5 Business Skills I Learned from My DogNovember 12, 2015 6:22 am ·
Originally authored by Experts Exchange member Michael Munger
1. Be Giving of Your Best Stuff
Probably the most important habit to form in this brave new economy is to be giving of your very best all the time. When my dogs want to play, they don’t dig through their toy basket and get the crappiest toy they have to bring to me. They dig through it to find their best toy. The toy they love the most. Then they bring that toy to me to play with. They recognize that it is no use having toys if you’re only going to save the best ones for a rainy day.
Be like my dog. Always give your best stuff to your customers, and give like you’ve never given before.
For example, I have a coaching client who has an Internet business. He and I were discussing how he could attract more clients. His first offer was to give away a free booklet to them, which is something that he himself doesn’t attach much value to. I cautioned him: “If you’re attempting to build a relationship with a new customer over the Internet, why would you pick your throw away products as your first impression?” He was a little taken aback, but I continued: “Give them one or two of your best ideas or techniques that they can take home and use themselves. We want your prospective customers to think, “Wow, if this is the stuff he gives away for free…imagine how good the for pay stuff will be!”
He begrudgingly conceded my point, and found out just a few weeks later… I was right. Well, it wasn’t me who was right, it was my dog.
2. How Not to Give Up
A dog never stops selling. “You want to walk me,” his eyes say. “Feed me again.” “Let’s play more fetch!”
Adopt the positive attitude that everyone wants to do business with you again and again, and you’ll magically see that not only do you no longer have to ask for the sale, but people start doing more and more business with you! It’s all about confidence and loving yourself. As business owners, we often get slammed with affronts: a customer complains, someone refuses to pay a bill, you get a citation from the county that your grass is too tall. Each of these can take its emotional toll on you, and if you let it, it will eventually make you tired.
Remember, be like my dog: always assume that everyone loves you, and never stop wagging your tail.
Sometimes, my dog behaves badly. He relieves himself in the wrong place, or he tears something up that he shouldn’t have. So, he gets sent to his basket as punishment.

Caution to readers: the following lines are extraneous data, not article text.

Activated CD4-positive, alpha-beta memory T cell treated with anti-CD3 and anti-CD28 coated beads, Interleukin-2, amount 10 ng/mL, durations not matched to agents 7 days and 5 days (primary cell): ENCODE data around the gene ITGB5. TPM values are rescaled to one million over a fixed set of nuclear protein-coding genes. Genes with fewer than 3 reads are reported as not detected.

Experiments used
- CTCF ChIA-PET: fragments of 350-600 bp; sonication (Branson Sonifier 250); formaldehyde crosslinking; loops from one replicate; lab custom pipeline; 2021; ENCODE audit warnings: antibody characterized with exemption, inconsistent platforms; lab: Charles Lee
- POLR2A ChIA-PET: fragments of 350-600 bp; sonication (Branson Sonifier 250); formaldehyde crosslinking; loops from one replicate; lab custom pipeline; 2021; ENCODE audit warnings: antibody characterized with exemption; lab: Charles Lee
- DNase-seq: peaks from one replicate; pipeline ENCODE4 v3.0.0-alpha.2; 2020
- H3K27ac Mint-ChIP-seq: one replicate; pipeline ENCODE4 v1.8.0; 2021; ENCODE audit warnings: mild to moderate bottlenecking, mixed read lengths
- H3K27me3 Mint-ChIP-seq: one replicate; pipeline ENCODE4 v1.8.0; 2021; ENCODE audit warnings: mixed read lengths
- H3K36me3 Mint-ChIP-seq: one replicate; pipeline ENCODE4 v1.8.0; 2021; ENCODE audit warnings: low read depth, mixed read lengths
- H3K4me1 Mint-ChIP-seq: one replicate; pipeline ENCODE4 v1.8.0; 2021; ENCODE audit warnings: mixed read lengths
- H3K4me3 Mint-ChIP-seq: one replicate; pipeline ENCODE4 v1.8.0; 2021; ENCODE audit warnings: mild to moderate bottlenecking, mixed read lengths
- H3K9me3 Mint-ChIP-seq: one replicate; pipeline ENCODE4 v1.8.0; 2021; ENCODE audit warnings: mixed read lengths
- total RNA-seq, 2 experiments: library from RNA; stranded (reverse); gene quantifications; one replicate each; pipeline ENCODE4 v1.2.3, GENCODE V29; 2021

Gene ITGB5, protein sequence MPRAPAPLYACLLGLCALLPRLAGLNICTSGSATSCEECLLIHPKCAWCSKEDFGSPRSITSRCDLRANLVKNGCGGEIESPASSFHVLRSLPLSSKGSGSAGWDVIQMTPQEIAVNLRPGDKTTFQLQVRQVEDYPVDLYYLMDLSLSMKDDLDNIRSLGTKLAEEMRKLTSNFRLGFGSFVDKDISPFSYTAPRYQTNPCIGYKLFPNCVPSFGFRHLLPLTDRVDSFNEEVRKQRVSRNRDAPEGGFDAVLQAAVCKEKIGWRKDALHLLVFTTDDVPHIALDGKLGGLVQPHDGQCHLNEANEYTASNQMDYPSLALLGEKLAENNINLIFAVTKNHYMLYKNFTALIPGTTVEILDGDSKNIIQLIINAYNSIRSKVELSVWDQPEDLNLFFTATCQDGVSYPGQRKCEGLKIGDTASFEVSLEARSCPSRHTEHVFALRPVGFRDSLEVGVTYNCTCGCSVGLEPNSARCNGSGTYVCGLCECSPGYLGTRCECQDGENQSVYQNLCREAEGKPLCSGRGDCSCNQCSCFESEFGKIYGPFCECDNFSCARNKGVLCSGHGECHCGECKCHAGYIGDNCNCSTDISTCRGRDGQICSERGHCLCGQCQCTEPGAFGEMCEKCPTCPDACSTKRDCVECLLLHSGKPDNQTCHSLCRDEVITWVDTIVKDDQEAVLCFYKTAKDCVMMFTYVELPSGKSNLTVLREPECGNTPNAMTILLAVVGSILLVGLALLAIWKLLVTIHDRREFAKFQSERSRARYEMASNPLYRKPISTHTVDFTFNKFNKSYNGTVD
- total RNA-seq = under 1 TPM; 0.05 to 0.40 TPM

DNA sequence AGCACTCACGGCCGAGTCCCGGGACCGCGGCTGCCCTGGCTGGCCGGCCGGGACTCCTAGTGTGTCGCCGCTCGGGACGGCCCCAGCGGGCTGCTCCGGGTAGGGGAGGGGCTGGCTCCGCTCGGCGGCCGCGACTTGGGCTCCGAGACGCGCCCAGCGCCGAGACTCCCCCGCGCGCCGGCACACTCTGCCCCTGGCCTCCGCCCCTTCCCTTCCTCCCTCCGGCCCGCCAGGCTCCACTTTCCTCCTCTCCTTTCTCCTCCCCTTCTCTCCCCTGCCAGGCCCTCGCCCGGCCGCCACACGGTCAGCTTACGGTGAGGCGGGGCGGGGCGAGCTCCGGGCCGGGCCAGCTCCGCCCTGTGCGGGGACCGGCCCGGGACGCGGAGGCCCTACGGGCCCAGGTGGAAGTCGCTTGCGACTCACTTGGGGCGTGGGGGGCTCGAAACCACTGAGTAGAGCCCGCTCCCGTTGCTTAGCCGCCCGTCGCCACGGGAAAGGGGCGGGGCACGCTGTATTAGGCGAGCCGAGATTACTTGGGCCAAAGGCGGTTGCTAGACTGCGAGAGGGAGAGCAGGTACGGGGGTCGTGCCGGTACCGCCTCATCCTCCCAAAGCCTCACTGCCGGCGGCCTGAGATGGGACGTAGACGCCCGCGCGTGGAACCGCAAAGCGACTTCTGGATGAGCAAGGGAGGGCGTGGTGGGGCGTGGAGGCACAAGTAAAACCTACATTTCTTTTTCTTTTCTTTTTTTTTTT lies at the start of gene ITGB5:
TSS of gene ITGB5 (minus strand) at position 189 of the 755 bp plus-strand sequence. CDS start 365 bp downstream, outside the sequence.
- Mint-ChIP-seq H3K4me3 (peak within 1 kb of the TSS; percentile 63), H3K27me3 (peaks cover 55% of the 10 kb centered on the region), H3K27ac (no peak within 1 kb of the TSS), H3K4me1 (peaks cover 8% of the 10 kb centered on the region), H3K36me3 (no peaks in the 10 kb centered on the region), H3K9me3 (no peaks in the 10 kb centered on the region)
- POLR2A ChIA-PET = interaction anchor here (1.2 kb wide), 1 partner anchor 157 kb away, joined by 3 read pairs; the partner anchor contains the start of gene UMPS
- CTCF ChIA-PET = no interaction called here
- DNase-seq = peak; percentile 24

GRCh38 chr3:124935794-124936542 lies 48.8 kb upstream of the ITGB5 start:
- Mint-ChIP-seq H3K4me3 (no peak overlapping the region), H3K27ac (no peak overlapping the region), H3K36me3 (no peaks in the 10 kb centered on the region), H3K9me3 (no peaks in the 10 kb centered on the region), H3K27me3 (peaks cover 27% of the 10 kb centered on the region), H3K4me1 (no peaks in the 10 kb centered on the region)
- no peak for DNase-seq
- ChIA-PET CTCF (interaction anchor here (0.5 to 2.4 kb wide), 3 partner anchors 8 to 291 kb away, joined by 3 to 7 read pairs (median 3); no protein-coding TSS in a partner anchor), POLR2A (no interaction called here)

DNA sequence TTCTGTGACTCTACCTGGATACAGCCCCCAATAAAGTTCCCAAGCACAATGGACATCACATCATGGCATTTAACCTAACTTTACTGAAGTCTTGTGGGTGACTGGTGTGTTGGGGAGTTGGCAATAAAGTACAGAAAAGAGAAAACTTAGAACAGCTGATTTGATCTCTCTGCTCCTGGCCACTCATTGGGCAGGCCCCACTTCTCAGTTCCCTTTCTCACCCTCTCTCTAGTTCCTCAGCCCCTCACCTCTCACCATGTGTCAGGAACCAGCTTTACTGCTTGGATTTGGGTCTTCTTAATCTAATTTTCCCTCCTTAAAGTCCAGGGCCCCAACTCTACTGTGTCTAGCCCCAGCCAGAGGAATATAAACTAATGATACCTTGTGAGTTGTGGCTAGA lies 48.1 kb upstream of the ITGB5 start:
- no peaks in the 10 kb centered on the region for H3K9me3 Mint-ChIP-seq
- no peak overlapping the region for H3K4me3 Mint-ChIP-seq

We have a cage for the dogs, which we call their “casita”, which is Spanish for “little house”. It is full of blankets and pillows, and as far as cages go, it could very well be considered the Holiday Inn. They have been trained that this is their “safe” place. So it’s the first place they run when they are scared, but it’s also the place where they are sent when they are punished. Like sending a child to his room.
Yet it never fails. When punished, they tuck their tail between their legs, and run to the casita. As soon as they sit down, they stare back out the door as if to say: “I know – and you know – that you still love me.”
So, next time you have a client “tear you a new one” or you have a colleague insult you, or life just doesn’t go your way in your business, do not fret. Just sit down, smile, and know that you’re still needed.
We have four dogs. Rafael is the smallest. He has no idea how small he really is. He doesn’t let his size dictate anything about his life.
At night, my wife and I get into bed, and the dogs join us (yes it’s crowded). Every night before we sleep, we tell the dogs “foot of the bed.” They will instantly get up, and wander to the foot of the bed, then do their little walking circle, and lay down for the night. By morning, however, three of the dogs are still at the foot of the bed. Rafael, however, has moved to the dead center of the bed. Not only has he moved to the center, but he (an 8 pound poodle) has slowly and methodically edged both my wife and I to either side of the bed until he occupies the middle 80% of the bed.
Don’t ever let the size of your company dictate the size of your business. Stop calling yourself a “small business owner”. Your business, despite its apparent “size” should be anything but small.
5. Lofty Goals
When I was a kid, my mother got a new puppy who we named Pierre. As was customary in our family, the new puppy spent the evenings in a cardboard box with a sock that contained a ticking clock to simulate the mother’s heartbeat. The box was filled with warm blankets and pillows and toys. The box stayed within arm’s reach of the bed at night so if there was a problem (i.e., he was sick or otherwise) we could instantly take care of him.
But Pierre saw there was a problem with this arrangement: the lack of freedom.
He tried to jump out for several hours, but never made it. The next morning, we found out what true determination really was…
Pierre realized he could not jump out, so he slowly stripped away the corrugated cardboard from the side of the box. Piece by piece, all night until there was a hole. It was the puppy version of the Shawshank Redemption.
So, when you are staring down a seemingly insurmountable problem in your business just remember: when you strip your problems down piece by piece, a solution (or hole) will always present itself.
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About the Author
Michael Munger (username: DrDamnit) has been a member of the Experts Exchange community since 2003. As of April 2015, Michael has achieved Genius status with almost 2 million points, and 13 Experts Exchange certifications. He also serves as a volunteer Topic Advisor and Page Editor in our global community.